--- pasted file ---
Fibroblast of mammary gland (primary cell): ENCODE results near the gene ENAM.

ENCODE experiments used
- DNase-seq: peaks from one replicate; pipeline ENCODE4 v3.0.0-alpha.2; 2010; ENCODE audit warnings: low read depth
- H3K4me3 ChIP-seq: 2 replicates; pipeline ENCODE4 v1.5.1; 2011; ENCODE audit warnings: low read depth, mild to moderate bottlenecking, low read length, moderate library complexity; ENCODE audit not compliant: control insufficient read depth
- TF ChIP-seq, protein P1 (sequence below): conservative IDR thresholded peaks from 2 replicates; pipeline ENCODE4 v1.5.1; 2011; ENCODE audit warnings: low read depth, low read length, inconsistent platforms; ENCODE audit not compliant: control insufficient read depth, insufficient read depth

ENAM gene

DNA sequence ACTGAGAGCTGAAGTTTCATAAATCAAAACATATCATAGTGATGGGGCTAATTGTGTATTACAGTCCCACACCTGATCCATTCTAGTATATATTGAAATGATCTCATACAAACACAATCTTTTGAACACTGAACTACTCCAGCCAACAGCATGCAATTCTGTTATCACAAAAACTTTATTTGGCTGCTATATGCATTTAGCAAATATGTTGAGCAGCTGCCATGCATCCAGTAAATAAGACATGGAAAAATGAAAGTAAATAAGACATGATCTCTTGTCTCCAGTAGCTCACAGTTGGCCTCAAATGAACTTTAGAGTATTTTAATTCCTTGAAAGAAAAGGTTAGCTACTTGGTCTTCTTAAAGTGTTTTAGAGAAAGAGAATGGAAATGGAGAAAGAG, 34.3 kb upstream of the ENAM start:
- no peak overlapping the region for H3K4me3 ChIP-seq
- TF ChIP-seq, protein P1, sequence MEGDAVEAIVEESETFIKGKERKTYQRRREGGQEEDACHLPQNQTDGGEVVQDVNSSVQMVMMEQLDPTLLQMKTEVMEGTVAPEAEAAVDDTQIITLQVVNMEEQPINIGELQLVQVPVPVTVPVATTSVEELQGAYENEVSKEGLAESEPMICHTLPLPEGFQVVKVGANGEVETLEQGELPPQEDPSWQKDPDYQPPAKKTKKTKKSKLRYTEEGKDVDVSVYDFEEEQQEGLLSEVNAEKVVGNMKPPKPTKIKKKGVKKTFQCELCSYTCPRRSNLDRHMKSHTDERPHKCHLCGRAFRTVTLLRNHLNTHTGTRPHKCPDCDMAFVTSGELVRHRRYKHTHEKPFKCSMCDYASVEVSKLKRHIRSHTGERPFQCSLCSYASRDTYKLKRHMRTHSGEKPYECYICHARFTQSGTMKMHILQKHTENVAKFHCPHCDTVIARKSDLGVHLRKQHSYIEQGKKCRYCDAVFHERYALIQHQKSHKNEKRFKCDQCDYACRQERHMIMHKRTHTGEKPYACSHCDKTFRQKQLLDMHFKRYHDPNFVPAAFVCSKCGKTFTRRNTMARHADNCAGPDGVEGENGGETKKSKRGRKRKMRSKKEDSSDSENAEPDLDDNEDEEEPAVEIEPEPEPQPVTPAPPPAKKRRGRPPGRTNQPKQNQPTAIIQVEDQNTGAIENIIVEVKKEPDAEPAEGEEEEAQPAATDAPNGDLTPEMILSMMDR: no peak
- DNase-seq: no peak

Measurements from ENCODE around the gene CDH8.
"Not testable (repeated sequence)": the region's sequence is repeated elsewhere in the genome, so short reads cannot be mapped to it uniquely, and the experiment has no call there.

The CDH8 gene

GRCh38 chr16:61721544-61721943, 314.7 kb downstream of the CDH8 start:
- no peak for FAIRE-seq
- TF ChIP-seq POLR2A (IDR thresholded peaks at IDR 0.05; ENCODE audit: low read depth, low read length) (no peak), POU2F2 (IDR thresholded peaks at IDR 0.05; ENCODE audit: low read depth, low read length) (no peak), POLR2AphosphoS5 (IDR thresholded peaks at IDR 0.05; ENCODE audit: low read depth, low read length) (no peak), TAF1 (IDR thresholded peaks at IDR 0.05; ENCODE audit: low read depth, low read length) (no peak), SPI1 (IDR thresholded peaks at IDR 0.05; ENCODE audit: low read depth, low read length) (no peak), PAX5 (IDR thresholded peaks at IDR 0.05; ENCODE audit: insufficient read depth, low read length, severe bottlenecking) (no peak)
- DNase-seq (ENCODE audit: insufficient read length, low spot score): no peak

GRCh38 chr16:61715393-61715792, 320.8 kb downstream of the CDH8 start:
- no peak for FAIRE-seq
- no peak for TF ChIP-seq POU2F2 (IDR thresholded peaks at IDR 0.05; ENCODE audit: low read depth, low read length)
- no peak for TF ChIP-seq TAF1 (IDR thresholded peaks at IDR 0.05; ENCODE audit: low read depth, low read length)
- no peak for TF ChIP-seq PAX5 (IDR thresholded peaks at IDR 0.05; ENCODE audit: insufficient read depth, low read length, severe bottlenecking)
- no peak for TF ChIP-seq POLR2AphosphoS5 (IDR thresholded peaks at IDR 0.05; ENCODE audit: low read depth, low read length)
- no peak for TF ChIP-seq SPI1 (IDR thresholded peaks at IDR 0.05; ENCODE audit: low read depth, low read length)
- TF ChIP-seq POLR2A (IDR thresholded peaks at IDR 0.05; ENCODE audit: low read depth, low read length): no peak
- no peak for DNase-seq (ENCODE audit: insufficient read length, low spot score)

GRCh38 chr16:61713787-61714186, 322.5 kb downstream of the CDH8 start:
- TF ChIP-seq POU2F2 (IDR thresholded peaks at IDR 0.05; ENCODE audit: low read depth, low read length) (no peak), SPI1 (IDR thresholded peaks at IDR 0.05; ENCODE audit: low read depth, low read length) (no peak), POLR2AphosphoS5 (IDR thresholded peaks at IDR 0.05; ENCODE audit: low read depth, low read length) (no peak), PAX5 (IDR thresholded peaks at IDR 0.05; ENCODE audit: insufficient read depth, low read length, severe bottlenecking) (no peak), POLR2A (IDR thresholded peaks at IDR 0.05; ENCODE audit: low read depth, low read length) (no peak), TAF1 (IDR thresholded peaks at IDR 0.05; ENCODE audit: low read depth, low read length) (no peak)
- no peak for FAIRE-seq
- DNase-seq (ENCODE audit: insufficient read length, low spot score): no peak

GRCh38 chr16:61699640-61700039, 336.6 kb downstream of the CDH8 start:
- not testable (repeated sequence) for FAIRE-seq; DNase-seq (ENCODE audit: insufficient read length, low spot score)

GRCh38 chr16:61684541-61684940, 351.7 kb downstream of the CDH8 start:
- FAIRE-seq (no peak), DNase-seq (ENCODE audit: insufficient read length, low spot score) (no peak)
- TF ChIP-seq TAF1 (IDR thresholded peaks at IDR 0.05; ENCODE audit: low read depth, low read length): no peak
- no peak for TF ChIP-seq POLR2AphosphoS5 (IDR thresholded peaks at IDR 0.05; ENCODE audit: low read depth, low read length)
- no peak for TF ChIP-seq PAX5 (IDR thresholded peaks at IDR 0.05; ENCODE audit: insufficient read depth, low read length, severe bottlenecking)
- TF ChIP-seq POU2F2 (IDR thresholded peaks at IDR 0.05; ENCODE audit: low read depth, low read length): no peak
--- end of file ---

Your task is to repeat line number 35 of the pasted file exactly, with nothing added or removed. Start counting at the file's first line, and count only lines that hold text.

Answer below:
- TF ChIP-seq TAF1 (IDR thresholded peaks at IDR 0.05; ENCODE audit: low read depth, low read length): no peak